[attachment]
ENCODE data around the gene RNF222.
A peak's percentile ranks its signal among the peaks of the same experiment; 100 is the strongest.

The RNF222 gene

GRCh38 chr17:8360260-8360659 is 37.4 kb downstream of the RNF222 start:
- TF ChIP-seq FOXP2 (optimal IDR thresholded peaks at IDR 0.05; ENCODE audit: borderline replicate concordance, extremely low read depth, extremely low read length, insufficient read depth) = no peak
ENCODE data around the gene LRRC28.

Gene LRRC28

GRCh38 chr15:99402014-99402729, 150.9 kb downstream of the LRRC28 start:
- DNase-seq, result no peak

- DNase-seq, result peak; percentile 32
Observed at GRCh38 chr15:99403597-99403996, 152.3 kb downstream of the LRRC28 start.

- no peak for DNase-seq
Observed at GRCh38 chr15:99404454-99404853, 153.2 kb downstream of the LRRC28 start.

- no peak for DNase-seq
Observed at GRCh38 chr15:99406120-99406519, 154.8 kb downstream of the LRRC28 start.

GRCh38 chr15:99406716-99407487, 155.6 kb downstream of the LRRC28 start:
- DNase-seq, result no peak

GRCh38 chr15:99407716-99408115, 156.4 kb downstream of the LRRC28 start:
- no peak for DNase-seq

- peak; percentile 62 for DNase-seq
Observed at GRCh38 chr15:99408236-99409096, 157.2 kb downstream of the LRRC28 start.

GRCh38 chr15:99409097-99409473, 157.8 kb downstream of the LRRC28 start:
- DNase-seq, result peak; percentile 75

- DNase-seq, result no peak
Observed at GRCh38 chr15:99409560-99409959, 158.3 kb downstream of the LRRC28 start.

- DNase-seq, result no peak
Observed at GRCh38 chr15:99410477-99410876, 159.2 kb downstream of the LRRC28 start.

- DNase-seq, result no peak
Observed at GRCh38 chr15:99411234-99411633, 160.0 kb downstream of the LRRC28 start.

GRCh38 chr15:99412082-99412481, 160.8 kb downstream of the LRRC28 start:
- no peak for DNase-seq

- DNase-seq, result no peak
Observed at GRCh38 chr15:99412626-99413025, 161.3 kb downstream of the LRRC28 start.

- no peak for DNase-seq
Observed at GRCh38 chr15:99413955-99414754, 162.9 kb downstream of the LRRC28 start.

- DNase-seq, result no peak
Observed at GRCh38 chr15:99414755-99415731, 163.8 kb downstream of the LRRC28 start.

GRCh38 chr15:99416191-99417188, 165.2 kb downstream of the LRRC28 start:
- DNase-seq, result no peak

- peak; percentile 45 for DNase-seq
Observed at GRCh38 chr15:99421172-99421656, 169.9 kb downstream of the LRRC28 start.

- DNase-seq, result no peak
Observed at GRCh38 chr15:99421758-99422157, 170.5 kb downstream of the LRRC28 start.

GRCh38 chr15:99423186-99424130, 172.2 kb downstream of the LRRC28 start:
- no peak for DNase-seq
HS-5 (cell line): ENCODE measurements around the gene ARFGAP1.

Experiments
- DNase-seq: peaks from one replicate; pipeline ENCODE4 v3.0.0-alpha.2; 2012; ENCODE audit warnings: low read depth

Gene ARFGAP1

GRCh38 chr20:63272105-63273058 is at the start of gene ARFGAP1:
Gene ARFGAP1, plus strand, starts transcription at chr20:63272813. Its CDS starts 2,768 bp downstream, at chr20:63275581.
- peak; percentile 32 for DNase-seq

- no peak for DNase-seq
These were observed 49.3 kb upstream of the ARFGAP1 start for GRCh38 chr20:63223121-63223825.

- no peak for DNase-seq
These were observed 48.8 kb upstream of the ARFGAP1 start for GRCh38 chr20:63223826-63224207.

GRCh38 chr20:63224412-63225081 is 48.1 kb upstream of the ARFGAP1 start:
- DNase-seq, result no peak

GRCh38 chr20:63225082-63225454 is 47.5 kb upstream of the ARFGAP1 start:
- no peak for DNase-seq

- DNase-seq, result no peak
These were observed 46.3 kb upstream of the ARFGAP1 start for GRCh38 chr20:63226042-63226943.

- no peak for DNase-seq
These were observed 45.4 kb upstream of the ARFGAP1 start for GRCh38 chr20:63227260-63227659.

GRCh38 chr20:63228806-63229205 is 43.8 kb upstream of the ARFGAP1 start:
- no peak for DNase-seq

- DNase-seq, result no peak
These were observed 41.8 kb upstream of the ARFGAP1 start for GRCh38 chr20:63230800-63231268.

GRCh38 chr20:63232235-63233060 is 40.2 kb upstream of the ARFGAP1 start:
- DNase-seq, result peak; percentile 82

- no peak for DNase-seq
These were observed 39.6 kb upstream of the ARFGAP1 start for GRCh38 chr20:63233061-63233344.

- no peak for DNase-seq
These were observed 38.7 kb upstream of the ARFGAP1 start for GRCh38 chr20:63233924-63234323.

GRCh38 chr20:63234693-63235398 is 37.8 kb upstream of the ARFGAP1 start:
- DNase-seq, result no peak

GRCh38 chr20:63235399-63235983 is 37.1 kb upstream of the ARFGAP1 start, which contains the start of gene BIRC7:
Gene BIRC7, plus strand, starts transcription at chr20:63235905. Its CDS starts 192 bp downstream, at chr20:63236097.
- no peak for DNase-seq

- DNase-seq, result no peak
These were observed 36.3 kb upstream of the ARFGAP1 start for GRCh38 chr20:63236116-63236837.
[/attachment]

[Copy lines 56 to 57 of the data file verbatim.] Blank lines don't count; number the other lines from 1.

These were observed 48.8 kb upstream of the ARFGAP1 start for GRCh38 chr20:63223826-63224207.

GRCh38 chr20:63224412-63225081 is 48.1 kb upstream of the ARFGAP1 start: